Your Heartbeat (and Your Whoosh) as a Password. Coming Soon...
This post may be a little off topic in the realm of pulsatile tinnitus and finding underlying causes of the symptom, but
I came across a recent article of interest about HeartID™, a system/software being developed by Bionym, a company based in Toronto, Canada. I'm interested in heartbeats and technology (geek? maybe), and well, this piece combines
both topics. I have absolutely no affiliation with the product or its creators... I actually just read about it online.
The headlines caught my eye... read on and you'll see what I mean.
HeartID™ is an idea that uses your heartbeat
- which they say is a unique identifier - as a password, to keep your personally identifiable information and mobile devices
secure. According to Bionym, the official description of the concept is "biometric cardiac recognition." It's similar to ideas like the fingerprint
scan or facial recognition software or the device that uses a scan of your eye/retina to verify your identity.
say that a device with a HeartID™ sensor installed would verify each time a device is used that the person who has registered
the device is the one holding it and using it, by constantly and automatically "sensing" your cardiac rhythm - your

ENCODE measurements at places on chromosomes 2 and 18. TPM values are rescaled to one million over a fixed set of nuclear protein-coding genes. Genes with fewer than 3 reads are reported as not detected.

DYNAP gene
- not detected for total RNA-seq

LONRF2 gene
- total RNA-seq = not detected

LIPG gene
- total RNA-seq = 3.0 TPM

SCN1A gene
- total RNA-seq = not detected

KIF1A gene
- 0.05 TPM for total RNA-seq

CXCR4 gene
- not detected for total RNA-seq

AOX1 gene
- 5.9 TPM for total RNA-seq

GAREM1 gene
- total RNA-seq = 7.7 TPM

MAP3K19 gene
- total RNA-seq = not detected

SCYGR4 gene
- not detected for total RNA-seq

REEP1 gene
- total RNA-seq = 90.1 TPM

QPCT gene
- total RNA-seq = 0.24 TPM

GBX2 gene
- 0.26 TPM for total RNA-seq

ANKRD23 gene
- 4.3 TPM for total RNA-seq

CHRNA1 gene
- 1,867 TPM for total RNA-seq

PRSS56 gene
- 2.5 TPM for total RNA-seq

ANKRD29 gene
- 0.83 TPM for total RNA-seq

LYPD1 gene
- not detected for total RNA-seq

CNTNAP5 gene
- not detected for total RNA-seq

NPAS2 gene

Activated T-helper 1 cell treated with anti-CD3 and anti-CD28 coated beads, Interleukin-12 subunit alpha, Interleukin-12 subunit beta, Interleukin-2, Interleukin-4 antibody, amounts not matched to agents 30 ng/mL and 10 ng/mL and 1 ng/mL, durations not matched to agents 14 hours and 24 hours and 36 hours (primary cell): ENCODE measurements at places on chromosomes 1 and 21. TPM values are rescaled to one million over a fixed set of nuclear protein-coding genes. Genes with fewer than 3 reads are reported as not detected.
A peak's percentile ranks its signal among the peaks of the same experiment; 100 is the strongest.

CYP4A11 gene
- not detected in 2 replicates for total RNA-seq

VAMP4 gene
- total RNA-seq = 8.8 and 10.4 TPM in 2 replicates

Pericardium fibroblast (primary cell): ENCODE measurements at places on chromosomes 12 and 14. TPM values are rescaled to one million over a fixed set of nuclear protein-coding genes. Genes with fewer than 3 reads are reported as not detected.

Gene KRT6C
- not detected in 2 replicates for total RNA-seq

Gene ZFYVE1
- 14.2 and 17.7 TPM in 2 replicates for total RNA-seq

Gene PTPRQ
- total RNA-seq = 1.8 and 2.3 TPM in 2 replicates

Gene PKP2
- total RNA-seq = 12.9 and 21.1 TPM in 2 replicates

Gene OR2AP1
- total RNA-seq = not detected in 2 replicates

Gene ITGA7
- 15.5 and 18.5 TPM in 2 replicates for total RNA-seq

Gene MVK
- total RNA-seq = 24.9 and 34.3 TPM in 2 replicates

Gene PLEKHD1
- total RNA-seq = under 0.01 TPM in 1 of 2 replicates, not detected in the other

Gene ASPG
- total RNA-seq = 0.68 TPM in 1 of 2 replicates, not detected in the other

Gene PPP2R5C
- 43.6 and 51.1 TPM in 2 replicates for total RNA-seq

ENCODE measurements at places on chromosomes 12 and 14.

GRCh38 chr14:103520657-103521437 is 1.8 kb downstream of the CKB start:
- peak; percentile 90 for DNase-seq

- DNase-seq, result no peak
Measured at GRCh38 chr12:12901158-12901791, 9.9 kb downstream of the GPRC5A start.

heartbeat (or, as our community refers to lovingly, the whoosh!).
I wonder if HeartID™ could collect the
heart rhythms of pulsatile tinnitus sufferers and generate a report for details on similarities and differences in the rhythms.
In other words, could any details about the rhythms heard by patients (is it smooth, grainy, low pitch, high pitch, squeaky,
smooth?) be shared and studied? We already know that pulsatile tinnitus is defined as a sound that is in sync with
the heartbeat or pulse, but we also know that the sounds patients hear - and the nature of the pulsing rhythms - can be
quite different. Just listen to the variety of pulsatile tinnitus sounds recorded by some whooshers in our community. Sometimes the rhythm or sound of the blood flow can help indicate the underlying cause of the symptom. So, logically,
a correlation within a collection of whooshes may possibly lead to information as to the cause of the whoosh for some patients.
Just an idea, folks.
Of course the discussion about how secure this method will be is at the forefront now, as
the creators claim they're almost ready to embed it in consumer devices.
So, that the pulse of my heartbeat
can be heard by others who are standing next to me (I have objective pulsatile tinnitus) may not make for as secure a "password"
as creators claim. :-) Yet, I suppose while others may be able to "hear" my password (i.e. whoosh) I'd still be
the only one able to use it! Finally, a practical use of the whoosh!
For more information on HeartID™,
here are a few fun reads (do you love these headlines or what?) and the company's short video about how the software would